I got stuck in pigeon pose.
But, let’s backtrack a bit. My journey of understanding life through yoga began at the start of 2017, when my husband and I participated, at the recommendation of my dear mentor, in a Mindfulness Based Stress Reduction (MBSR) course following Jon Kabat-Zinn’s curriculum and research, something we did for both personal and professional growth.
The secular and evidenced-based course is eight weeks in duration and teaches students the basics of mindfulness, including the attitudinal foundations of mindfulness, breath-awareness, the physiology of stress, awareness of stress reactivity, interpersonal communication, and, of course, yoga.
Yoga, as I learned, means yoke in Sanskrit, symbolizing the unification of mind and body. I said to myself, “Well the alcohol sure as hell isn’t cutting it.”
After trying Qigong in class, a specific practice of mindful movement translating to “the cultivation of life energy,” the act of mindfully following the breath through movement finally made sense. So, I joined a local yoga studio in my new home town of Philadelphia, eager to find a place to practice what I called “authentically mindful yoga.”
For a couple of years, I floated in and out of yoga, finding myself inadvertently body-shamed through the competitive and striving energy of open-level classes.
I would tell myself I was too fat and unfit for yoga, which I always considered a bougie aerobics class fused with Western hipster-cultural idealism. I saw myself with a body I was too embarrassed to show in spandex, and too ashamed to manipulate into intimate shapes with others as witness.
I felt like a live portrait of Picasso’s “The Acrobat.” Ironically, it’s this very body shame that in many ways caused me the distress I was trying to remedy with yoga—a practice which requires acute awareness of the body.
Acceptance, particularly acceptance for my changing body, is something I’m still developing. Recently, however, I developed an excitement and curiosity for what my body and mind can accomplish—the sense of control I have over myself, and the extent to which my whole body can function creatively.
I confused going through life intentionally with going through life mindfully. More specifically, I confused using my body intentionally with using my body mindfully.
Which is why I dove right into that fateful pigeon pose without the assistance of any blocks or blankets, trying to open my tight hips. I found myself head on the floor staring at my left ankle, fingers clenching the yoga mat about foot above my head, with my right foot cramping at the end of my extended leg with a locked knee, saying to myself silently, “Oh, f*ck me,” and then out loud to the class, “Help! I need an adult!”
My yoga instructor, with compassion and kindness, helped me finagle a way out of the pose, at which point I said, “I’m going to start bringing a Life Alert button to class, and by the way, we don’t even look like birds.”
I was struck with how analogous this three-minute experience was to my life, because this was not the first time in the past year that I cried “Help! I need an adult!” I was going through the flow of life without any regard for how I did so, just like the flow of this vinyasa class.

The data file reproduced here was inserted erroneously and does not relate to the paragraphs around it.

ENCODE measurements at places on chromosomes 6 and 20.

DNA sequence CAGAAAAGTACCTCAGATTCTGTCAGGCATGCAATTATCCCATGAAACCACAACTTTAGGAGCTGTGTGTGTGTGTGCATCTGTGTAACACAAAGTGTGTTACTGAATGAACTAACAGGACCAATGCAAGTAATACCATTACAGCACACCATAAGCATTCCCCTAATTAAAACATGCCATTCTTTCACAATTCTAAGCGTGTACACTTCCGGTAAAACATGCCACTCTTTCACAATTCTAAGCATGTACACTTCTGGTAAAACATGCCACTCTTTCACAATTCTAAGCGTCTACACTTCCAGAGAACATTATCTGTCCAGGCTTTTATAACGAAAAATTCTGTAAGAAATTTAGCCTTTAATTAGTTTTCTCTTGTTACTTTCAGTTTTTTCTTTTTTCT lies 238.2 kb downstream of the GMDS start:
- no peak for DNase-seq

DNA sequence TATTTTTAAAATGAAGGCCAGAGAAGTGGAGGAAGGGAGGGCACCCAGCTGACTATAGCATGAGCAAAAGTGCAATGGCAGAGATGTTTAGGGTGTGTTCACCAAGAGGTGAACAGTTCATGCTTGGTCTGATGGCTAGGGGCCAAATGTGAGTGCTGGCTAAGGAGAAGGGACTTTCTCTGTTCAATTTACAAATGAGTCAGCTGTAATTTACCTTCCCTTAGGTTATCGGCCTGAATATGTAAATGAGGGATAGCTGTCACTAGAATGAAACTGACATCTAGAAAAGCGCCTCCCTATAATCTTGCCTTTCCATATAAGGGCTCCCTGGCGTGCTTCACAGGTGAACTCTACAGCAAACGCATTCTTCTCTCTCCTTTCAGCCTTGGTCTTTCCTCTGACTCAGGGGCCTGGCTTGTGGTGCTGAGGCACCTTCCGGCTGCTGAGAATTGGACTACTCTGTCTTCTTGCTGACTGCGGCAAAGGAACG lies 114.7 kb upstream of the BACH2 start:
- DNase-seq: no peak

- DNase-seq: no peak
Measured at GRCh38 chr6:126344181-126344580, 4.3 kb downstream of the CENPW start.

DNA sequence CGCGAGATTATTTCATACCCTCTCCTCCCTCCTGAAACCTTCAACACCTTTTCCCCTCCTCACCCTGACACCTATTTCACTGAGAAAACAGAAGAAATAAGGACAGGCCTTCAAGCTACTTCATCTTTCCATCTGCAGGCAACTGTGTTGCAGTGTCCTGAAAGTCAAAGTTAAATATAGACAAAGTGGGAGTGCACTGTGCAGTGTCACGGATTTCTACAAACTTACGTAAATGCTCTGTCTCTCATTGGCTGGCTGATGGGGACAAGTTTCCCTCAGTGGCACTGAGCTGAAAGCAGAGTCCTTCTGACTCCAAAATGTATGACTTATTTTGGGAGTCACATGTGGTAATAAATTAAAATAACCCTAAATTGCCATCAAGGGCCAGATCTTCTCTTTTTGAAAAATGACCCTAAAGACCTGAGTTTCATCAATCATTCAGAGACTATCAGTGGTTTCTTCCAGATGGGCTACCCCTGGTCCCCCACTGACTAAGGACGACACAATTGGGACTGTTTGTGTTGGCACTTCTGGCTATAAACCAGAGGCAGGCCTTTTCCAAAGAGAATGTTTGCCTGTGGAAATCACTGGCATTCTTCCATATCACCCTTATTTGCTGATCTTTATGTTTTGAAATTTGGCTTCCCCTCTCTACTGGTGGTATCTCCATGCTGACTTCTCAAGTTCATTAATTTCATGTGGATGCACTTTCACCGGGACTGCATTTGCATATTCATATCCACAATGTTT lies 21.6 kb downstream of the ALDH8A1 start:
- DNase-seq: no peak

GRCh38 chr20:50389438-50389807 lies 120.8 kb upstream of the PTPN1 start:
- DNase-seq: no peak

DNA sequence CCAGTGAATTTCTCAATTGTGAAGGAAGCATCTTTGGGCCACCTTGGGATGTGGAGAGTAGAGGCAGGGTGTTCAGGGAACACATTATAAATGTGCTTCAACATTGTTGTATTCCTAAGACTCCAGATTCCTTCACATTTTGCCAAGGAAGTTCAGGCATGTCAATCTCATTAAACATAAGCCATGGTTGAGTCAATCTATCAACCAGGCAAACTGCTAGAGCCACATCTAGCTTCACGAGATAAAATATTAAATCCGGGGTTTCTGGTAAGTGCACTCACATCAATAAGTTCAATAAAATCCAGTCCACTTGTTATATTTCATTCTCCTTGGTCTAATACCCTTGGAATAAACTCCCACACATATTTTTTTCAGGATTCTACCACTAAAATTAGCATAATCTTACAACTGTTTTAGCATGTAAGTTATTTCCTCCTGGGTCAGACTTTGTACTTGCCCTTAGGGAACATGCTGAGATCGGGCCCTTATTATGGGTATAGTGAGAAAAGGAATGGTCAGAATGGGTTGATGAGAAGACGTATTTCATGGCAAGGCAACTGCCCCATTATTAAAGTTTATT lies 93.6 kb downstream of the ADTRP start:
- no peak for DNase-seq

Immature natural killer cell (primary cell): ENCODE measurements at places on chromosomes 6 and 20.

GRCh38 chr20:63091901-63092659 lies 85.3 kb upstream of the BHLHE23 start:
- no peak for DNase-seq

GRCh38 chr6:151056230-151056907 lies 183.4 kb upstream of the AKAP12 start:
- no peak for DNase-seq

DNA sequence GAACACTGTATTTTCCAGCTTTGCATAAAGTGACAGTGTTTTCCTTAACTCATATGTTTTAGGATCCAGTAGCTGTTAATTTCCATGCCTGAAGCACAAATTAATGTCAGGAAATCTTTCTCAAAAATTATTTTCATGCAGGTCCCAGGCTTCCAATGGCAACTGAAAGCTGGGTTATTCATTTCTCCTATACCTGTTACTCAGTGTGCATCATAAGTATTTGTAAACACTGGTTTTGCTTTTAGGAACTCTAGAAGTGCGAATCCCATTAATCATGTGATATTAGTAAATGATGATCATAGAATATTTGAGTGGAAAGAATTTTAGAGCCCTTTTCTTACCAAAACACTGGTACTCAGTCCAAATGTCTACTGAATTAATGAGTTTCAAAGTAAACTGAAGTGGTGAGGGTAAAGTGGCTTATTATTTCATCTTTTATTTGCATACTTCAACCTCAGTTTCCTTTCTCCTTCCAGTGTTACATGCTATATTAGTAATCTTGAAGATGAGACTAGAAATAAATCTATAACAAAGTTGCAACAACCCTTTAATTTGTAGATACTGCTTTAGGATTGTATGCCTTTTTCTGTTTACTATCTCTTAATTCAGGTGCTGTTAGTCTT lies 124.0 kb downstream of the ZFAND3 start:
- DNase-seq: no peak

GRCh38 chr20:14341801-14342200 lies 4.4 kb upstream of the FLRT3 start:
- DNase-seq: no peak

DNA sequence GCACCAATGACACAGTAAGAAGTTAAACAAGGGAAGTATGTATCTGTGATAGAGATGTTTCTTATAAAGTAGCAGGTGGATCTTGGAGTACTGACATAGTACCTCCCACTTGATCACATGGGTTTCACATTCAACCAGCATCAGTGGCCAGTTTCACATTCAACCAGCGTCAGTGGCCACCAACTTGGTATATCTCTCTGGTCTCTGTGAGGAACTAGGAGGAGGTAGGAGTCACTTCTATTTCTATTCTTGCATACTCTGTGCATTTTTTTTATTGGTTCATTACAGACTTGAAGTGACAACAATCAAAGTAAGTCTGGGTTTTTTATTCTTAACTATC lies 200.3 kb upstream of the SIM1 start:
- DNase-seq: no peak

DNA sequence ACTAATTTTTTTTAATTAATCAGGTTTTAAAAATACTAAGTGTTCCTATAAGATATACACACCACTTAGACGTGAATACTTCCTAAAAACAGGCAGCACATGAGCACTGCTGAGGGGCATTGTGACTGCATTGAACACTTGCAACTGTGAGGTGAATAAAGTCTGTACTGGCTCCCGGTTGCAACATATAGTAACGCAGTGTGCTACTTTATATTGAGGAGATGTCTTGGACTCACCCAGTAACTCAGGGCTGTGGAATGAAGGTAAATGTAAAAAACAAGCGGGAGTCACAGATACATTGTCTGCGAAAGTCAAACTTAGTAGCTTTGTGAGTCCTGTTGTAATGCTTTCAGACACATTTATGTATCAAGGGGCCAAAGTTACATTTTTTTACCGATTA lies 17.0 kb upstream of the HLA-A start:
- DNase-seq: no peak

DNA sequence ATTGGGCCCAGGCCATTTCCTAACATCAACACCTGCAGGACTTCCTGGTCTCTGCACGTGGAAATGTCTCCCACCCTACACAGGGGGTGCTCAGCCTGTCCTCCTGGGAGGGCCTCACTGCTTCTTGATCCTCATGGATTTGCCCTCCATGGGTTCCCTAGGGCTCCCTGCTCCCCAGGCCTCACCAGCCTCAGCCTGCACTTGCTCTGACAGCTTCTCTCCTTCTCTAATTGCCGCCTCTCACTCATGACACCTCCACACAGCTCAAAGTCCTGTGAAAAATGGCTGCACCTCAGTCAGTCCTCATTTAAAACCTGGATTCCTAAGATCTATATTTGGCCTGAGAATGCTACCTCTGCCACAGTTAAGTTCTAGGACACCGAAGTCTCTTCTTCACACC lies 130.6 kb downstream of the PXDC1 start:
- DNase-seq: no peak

The flow continued until I became stuck in depression in the summer and fall of 2016, just as I became stuck in pigeon pose—jolting me into the awareness that I needed help to dislodge myself.
Not long ago, I was providing emotional support to a relative who, like me and many others, felt stuck. In a state of despair, she declared, “I just feel like I have a black cloud hovering over me,” to which I responded, “Well, OK. Let’s go with that. So you have this black cloud. It’s going to fade to grey, and then to white, and float away.”
Life is like the weather, patterned and cyclical, yet at times unpredictable. Life, like the weather, can be both beautiful and tragic. Life, like the weather, is not permanent.
Pema Chödrön, at the recommendation of my mindfulness-based psychotherapist, is now one of my teachers, and speaks to the certitude of change. Well, technically Pema Chödrön has no idea I exist, and I only know her through her writings, all of which I compulsively bought one night after work. Nevertheless, her teachings served as the inspiration for one of my tattoos, and she’s a household name.
In When Things Fall Apart, Pema Chödrön writes, “Impermanence is the goodness of reality. Just as the four seasons are in continual flux, winter changing to spring to summer to autumn; just as day becomes night, light becomes dark and light again—in the same way, everything is constantly evolving.”
Sweating through pigeon pose, quivering and panicking, I quickly reassured myself that I was not going to be stuck on the floor in this position forever. I trusted that the pain and discomfort I felt when I was stuck were not going to last. I knew that any discomfort I felt in my hamstrings and hips following this Olympic endeavor would heal. When I pulled out of the pose, I pulled a Tay-Tay, shook it off, and laughed about it.
We can all get stuck in life, sometimes on the floor mid-split in pigeon pose, and sometimes in other and more serious ways. And when we feel stuck—which is temporary because nothing in life is permanent—no matter the reason, there’s help for us.
We are not alone.
Author: Genevieve Gellert-Ilg
Editor: Taia Bulter